Posted by: Patrick Allen Foster | March 3, 2014

Ukraine

Zastava

Sergei Ivanov, At the Southern Border, 1907.

Thousands of Russian troops invaded Ukraine over the weekend and occupied the Crimean peninsula. And it seems that there is little or nothing that Ukraine or the Western democracies can do about it.

Putin’s government says that the troops are there to protect Russian citizens in Crimea. Or, they are there because the deposed and exiled Ukrainian President Yanukovych asked Russia to send the troops. (Pick whichever diplomatic fig leaf you prefer.)

A few days ago I said that I was skeptical that Russia would invade Ukraine. It just seemed like such an invasion would be too brazen and egregious a violation of international norms, even for Russia and for Vladimir Putin. Well, I guess I was wrong. Russia may invade other parts of eastern Ukraine as well.

On Sunday, Secretary of State John Kerry said:

You just don’t in the 21st century behave in 19th century fashion by invading another country on completely trumped up pre-text.

Well, you do if you’re Russia, apparently. Like I said, I thought that a pretty strong norm had evolved in international law against the unilateral use of military force to carve off territory from a rival — this isn’t Bismarck’s Europe. But it seems that Russia plays by different rules and is unimpressed by the condemnation of other countries.

President Obama says that Russia’s invasion will place Putin on “the wrong side of history.” Yes, I’m sure that thought is causing Putin to lose sleep.

Western leaders have condemned the Russian violation of Ukraine’s sovereignty and territorial integrity, but one senses a lack of bite behind their bark. Everyone is quick to say that a military response is “off the table” — since one does not attack a nuclear power.

As Anderson says, “this isn’t materially different from Saddam seizing Kuwait.” But unlike Argentina or Saddam Hussein’s Iraq, Russia has nuclear weapons. Russia also has oil, which it seems will dampen the impact of any economic sanctions —
even if the US and the EU and other powers could agree on sanctions, which apparently is not a given (“at an emergency meeting in Brussels the foreign ministers of Germany, France, Italy and Spain resisted calls for trade sanctions…”). The spice must flow, and Russia has spice and family atomics.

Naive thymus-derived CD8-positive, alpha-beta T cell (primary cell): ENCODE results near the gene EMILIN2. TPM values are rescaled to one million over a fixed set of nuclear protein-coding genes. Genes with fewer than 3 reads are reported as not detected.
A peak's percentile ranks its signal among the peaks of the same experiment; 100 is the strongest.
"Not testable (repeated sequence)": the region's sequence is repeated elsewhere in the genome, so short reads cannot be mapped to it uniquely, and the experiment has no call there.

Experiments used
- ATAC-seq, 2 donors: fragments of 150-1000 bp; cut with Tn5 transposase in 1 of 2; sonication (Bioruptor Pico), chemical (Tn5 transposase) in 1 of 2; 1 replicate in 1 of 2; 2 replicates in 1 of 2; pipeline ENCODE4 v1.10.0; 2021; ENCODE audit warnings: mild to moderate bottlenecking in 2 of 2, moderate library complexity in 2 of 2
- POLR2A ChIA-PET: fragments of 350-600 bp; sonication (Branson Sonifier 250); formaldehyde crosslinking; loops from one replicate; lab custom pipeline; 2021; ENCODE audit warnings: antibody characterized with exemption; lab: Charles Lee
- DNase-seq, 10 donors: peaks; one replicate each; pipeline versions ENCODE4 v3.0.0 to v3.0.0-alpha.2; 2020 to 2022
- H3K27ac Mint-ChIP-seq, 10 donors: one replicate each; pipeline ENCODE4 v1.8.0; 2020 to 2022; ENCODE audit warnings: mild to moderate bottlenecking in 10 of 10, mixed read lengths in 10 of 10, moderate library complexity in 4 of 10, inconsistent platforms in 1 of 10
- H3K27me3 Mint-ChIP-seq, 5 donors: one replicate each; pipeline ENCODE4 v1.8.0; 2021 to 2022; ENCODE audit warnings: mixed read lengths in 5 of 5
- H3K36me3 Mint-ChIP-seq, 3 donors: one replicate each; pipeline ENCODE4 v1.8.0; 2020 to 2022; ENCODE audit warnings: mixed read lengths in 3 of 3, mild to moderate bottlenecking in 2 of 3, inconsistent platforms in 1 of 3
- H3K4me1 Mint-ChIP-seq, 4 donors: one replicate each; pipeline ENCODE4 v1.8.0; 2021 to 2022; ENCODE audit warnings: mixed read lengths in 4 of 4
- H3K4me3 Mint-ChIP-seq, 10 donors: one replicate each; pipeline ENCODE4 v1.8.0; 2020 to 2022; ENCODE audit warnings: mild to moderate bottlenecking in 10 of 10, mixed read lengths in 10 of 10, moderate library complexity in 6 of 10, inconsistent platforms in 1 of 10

Hungary 1956. Czechoslovakia 1968. And now Crimea 2014.

Fullarton, A. & Co. Caucausus & Crimea. 1872 (N)

Like Chris Bertram, I am a non-expert on this subject, and it can be difficult “to work out what’s true and false about the situation in the Ukraine, who to believe, what to trust.” On background, Bertram recommends this piece by Mark Ames, which is a few days old. Paul Mason has a column that appears to be perceptive. Anderson points to Timothy Snyder’s piece in the NYRB, which is also good on background. In the Guardian, Alan Yuhas has a decent round-up of commentary. See also this timeline for some bearings.

At Marginal Revolution, Tyler Cowen tries to look at Russia’s incentives and motivations, and at a possible end-game:

For Russia, matters in Ukraine are close to an existential crisis, as Ukraine is intimately tied up with Russia’s sense of itself as presiding over a mini-empire of sorts. Nor could an autocratic Russia tolerate a free and prosperous Ukraine, developing along the lines of Poland. America cares about Ukraine less, and cares more about Syria and Iran, or at least cares about saving face in those latter venues. Therefore there is a Coasean deal to be had between America and Russia, where Russia gets to partition part of Ukraine, create a buffer against Europeanization and democratization, keep the larger Ukraine unit weak, and also keep its Black Sea fleet. In turn Russia would do something less than totally sabotage all American plans for Syria and Iran. (Of course that is Coasean for the leaders, and not necessarily for the citizenries.)

On the one hand, from a Paul Kennedy/Henry Kissinger balance-of-power perspective, I can see how this sort of bargain could work. On the other hand, I can’t see how the presidents and prime ministers of the NATO powers could (publicly) agree to such a bargain without being compared them Munich 1938 and earning the scorn of their publics. On the third hand, those publics show no eagerness to go to war over Crimea — especially in the US, where we are exhausted by Iraq and Afghanistan.

Sometimes, there are no good options.

Image Credits: (1) Sergei Ivanov, At the Southern Border, 1907. Watchers see smoke beacons on the horizon and a rider fast approaching on the right, while on the left one of the sentries moves to light their own signal beacon while his compatriot steadies a nervous horse. Source: Wikimedia Commons. (2) Crimea according to Huot & Demidoff. Drawn & Engraved by J. Bartholomew, Edinburgh, 1872. Source: Wikimedia Commons.

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Responses

  1. Wrote a comment, then lost it. Short version: as a non-fan in the first place of NATO expansion, I cd see a deal (tho unlikely to happen) in which US and Europe promise not to bring Ukraine into NATO (for which there is, imo, little or no substantive justification) in return for Russian w/dl or pullback. Btw Mearsheimer was on NewsHr this eve., made a fair amt of sense imo. Sees a possible path to de-escalation involving the May elections in Ukraine.

    • I too saw Mearsheimer on PBS, and he was talking about how deescalation might be tied to a freeze on NATO expansion. (He said that loose talk of NATO expansion was also a factor in the recent war in Georgia.) Referendum in Crimea will also help, no doubt.


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